It would also be appropriate to paint, stain or protect the lumber however you see fit for whatever you are using if for.
As long as the mortise in the back e piece matches the through tenon in the seat, that’s what matters. For each additional inch you want to raise the seat you will have to raise the slot another inch (or so) and increase the length of the slotted portion by 3 inches. The best way we found to determine this was by setting up two of the longer boards from the back at the angle we thought we would like and then setting the angle on the bevel gauge. This notch begins 11″ from the bottom and needs to be cut large enough so that the 40″ board that was cut earlier will slide through with ease. Drill pocket holes before inserting the galvanized screws, to prevent the wood from splitting.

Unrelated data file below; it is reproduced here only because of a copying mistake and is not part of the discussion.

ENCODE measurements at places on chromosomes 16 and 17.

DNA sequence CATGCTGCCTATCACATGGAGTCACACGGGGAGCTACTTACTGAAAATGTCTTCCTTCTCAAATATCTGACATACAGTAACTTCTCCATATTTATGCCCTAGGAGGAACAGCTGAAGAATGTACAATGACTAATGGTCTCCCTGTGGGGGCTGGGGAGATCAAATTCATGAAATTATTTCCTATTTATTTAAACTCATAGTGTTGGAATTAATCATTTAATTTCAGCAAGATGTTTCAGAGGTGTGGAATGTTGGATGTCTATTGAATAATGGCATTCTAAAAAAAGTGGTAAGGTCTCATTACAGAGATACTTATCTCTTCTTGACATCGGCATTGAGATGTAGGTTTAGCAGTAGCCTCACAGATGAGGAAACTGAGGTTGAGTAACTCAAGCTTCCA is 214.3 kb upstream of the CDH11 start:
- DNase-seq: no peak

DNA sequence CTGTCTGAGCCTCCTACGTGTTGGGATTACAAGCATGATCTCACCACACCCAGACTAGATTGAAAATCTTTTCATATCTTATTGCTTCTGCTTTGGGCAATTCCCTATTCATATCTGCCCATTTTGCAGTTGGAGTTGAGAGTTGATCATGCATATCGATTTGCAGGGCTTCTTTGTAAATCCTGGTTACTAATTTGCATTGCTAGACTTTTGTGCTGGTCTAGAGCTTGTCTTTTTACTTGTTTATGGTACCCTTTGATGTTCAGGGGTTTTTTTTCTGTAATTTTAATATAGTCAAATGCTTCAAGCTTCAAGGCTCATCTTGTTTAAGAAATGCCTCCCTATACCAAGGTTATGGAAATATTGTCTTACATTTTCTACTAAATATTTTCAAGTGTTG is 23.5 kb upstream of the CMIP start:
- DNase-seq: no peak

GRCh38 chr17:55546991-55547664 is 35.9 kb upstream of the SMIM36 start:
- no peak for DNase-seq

I also used it upside down from the above photo with the narrower side on your back and the wider piece on the floor. It’s a pretty rustic place, and there are always too few seats down by the water during the day and by the campfire in the evening. Reply2016-07-07made one but the height for our seat is much higher, therefore easier to sit in. One other thing that may be unique to ours is the crown that is carved into the head of the back panel and the burnt, weathered and battle-worn look. We’ve been using the chairs for about 2 months now and we haven’t experienced any splitting at the seams yet. Depending how detailed you want to get with any carvings or distressing techniques, this project should only take about a few hours to maybe a day’s time.